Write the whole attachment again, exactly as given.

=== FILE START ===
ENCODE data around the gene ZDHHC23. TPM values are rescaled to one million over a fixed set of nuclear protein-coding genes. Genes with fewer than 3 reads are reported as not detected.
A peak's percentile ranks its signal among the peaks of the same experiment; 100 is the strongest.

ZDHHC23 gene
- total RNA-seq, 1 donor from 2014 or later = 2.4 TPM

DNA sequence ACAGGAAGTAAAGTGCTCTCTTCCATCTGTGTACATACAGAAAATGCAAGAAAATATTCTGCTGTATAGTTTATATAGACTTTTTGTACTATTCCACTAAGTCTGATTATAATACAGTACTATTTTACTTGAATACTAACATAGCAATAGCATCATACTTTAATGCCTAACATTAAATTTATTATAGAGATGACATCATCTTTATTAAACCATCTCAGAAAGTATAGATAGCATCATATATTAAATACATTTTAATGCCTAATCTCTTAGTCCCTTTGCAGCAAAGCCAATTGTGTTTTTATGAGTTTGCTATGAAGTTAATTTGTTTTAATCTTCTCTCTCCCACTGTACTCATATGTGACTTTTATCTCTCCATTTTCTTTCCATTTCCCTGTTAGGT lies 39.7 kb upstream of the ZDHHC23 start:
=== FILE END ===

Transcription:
ENCODE data around the gene ZDHHC23. TPM values are rescaled to one million over a fixed set of nuclear protein-coding genes. Genes with fewer than 3 reads are reported as not detected.
A peak's percentile ranks its signal among the peaks of the same experiment; 100 is the strongest.

ZDHHC23 gene
- total RNA-seq, 1 donor from 2014 or later = 2.4 TPM

DNA sequence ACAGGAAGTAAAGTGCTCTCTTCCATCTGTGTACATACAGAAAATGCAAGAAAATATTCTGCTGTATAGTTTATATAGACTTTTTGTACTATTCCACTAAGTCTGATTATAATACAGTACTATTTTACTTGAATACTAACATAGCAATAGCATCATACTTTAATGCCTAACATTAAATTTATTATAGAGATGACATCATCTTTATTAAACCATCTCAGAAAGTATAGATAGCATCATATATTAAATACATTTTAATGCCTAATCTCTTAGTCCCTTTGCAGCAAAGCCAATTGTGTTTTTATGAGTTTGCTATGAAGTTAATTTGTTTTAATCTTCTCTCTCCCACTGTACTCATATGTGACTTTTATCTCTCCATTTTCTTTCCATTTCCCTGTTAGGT lies 39.7 kb upstream of the ZDHHC23 start: